"Island families have to revisit their expectations. It doesn't have to be their dream house. Just get in the market," Ms. Kelleher says, reciting her oft-repeated advice to young Island buyers. "If you don't get in, you'll be on the sidelines forever."

Erin and Gary know all about modifying their visions. Without skipping a beat, Erin describes her original dream house - a two-story colonial with three bedrooms, an extra room for the other child they hope to have, a pea gravel driveway with a walkway up to the front door, a nice green lawn surrounded by, yes, a white picket fence.

"Now, we would go visit a one-bedroom ranch with expansion possibilities," Erin says with a laugh.

Numbers Crunching

Erin and Gary will still be paying off loans for their masters degrees when Avery is a college sophomore. They write a check for $600 a month toward college loans - the reality of having grown up in modest-income families and choosing a profession in which a second degree is practically a standard requirement for job placement.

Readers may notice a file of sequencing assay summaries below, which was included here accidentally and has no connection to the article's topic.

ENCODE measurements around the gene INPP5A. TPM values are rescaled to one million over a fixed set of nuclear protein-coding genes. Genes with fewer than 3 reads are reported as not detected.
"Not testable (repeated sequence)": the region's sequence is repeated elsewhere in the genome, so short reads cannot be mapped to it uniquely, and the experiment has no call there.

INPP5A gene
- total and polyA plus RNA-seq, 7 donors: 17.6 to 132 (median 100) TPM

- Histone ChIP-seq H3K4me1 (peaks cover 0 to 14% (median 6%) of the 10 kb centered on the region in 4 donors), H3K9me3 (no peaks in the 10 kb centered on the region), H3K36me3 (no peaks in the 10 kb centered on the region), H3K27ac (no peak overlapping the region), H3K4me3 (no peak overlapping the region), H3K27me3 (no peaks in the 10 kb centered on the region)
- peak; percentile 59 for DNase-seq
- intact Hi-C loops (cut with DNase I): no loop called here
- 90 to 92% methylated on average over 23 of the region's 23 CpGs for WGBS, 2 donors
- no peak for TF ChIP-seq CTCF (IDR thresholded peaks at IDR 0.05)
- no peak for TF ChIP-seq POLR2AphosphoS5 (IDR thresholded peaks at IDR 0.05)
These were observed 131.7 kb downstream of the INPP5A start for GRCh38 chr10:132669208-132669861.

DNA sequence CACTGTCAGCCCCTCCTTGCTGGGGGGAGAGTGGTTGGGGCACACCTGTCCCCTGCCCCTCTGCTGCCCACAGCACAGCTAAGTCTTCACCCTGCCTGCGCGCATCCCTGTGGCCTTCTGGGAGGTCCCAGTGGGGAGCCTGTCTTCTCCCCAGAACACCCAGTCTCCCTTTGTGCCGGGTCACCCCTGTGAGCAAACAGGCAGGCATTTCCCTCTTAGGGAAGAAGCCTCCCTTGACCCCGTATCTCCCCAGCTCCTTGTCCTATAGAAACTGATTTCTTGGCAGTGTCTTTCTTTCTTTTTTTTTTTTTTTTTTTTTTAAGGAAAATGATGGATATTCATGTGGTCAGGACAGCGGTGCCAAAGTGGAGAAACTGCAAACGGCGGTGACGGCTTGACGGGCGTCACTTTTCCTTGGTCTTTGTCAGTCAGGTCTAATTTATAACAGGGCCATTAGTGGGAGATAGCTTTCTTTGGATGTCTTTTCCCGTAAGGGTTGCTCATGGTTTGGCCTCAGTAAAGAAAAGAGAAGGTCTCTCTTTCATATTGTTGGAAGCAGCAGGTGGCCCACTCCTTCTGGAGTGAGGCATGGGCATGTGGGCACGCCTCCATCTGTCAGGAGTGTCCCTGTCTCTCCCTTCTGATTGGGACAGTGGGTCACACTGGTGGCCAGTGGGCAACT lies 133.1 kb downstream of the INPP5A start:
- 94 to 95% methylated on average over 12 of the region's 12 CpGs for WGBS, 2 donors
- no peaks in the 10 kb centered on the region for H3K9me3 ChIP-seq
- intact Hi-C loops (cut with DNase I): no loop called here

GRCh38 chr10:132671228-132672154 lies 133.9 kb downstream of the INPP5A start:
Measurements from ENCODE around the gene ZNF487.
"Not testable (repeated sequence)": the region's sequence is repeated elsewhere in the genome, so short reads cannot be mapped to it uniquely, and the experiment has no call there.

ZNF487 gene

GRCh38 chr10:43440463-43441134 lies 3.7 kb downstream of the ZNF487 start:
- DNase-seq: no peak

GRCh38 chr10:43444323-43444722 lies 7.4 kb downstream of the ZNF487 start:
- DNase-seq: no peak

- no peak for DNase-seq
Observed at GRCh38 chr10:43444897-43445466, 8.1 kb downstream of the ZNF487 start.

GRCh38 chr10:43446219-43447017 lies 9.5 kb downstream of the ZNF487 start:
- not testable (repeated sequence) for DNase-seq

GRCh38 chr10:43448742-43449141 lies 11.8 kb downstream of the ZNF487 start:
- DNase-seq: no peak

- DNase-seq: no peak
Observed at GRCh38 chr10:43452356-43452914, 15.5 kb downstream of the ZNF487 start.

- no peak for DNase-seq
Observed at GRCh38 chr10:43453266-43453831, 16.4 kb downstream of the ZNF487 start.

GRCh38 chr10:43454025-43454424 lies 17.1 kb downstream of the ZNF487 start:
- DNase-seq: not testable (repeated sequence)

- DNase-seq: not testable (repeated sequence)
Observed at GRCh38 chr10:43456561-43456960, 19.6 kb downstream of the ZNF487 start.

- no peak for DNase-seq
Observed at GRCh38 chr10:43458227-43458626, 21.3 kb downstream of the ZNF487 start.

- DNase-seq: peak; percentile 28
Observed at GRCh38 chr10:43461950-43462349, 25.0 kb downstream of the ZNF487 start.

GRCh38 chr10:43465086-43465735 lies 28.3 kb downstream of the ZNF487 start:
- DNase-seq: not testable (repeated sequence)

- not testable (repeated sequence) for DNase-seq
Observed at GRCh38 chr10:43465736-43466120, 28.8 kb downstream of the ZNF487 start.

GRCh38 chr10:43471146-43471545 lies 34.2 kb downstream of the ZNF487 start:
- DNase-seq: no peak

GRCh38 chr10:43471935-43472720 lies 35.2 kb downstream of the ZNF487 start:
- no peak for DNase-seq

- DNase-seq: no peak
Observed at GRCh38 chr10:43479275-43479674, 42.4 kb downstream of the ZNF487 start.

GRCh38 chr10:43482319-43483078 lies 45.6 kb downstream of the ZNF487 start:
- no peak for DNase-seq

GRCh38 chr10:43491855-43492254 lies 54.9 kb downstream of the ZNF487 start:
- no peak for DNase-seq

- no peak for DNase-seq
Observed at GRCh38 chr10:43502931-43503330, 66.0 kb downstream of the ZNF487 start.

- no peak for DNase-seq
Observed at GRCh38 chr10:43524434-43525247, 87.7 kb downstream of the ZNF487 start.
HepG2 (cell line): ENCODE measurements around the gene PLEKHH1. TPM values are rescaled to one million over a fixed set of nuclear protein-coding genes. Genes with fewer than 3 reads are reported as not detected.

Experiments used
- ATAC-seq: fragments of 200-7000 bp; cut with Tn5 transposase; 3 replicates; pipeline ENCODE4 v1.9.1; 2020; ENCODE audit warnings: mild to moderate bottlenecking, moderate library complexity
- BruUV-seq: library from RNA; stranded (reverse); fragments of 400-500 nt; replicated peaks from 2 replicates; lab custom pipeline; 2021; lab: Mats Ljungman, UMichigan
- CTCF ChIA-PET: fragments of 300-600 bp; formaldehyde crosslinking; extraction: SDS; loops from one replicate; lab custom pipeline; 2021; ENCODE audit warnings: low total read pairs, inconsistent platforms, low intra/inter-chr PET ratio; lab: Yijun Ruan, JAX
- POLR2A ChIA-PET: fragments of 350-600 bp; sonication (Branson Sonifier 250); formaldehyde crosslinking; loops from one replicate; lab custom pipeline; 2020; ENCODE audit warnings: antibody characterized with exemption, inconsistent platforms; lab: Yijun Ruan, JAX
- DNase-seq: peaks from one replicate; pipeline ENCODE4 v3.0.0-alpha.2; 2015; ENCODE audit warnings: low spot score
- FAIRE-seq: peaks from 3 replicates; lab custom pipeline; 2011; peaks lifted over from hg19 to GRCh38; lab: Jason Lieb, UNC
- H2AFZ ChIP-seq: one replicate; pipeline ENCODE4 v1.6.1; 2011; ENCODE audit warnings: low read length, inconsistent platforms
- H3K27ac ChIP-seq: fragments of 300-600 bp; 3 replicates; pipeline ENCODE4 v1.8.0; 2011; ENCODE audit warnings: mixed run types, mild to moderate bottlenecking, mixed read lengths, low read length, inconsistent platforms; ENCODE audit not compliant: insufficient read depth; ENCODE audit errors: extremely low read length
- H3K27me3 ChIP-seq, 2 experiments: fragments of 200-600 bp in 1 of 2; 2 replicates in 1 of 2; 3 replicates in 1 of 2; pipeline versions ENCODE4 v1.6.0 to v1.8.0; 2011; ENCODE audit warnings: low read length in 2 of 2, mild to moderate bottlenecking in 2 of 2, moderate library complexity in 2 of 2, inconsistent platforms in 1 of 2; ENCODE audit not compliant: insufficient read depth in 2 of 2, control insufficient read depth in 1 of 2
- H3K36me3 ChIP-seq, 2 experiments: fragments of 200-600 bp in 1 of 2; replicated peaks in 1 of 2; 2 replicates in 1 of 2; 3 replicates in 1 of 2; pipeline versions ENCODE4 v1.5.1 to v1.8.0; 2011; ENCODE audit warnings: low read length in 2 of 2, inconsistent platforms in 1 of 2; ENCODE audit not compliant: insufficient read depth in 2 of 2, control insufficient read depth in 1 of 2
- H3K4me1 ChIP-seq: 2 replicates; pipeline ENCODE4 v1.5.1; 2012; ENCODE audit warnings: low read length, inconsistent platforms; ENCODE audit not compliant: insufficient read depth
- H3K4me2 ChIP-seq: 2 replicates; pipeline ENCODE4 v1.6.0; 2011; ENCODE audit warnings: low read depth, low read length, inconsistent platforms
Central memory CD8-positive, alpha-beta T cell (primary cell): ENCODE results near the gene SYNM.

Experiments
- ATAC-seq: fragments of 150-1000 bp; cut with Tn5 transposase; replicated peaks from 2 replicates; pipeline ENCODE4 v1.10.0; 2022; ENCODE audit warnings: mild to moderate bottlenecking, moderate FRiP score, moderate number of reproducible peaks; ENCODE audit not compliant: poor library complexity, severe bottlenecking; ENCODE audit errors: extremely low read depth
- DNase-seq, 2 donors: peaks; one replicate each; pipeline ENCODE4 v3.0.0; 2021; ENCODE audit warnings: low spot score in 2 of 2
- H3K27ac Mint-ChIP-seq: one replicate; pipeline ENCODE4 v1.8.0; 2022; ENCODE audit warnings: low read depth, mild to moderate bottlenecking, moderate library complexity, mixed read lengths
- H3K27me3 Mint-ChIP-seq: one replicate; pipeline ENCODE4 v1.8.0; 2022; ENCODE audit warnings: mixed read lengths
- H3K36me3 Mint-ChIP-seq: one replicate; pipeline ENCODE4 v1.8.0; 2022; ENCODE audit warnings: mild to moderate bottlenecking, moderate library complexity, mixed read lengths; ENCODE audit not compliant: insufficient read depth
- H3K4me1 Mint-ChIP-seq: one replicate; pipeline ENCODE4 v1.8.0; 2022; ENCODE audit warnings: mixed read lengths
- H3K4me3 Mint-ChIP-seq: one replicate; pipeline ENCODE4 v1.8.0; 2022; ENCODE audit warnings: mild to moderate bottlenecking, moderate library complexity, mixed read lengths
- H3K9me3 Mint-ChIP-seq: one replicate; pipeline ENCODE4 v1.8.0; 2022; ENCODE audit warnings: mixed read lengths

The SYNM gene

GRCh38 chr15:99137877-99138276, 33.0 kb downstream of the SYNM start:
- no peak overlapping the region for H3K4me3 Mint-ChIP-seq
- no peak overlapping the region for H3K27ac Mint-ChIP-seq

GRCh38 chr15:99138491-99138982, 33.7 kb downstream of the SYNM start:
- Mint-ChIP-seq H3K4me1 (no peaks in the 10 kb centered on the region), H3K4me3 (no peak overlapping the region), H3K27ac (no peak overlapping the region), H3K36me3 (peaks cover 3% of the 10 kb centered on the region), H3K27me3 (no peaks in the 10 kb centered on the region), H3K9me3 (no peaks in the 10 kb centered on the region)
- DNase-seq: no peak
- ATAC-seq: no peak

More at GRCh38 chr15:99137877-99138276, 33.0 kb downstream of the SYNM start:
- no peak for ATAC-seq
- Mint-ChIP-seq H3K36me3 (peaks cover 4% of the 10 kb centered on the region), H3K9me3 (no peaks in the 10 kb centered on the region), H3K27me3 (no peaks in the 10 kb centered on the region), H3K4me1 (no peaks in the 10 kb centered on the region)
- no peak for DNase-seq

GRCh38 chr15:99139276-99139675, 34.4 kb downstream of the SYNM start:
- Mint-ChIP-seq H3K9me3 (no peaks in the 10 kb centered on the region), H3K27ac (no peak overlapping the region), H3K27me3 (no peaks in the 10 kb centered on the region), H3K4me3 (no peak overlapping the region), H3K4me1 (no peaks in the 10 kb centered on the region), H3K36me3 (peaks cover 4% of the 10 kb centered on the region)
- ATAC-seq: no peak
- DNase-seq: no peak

As newlyweds just three years ago, Erin and Gary faced lingering credit card debt, accumulated through college and while Erin was student teaching.

"When we first checked to see how much of a mortgage we could get, we were humbled to learn it was only $235,000. We knew we were in trouble and had to work off some debt before we could even think about buying a house. We really tightened our belt," Gary says.

In less than two years, the couple erased over $35,000 of debt. With a below-market monthly rent of only $1,200 - a deal offered by an Island family who wanted a teacher to live in their house while away from the Vineyard for several years - Erin and Gary have now saved just over $10,000 toward a down payment. With interest rates at an all-time low, the couple now qualifies for a loan of nearly $310,000 - taking advantage of first-time home buyer programs that allow them to put down just three per cent.

Luckily, Avery's child care costs are less than $500 a month - compensation the Simmonses offer to Erin's mother for hours missed from her job at the Martha's Vineyard Chamber of Commerce.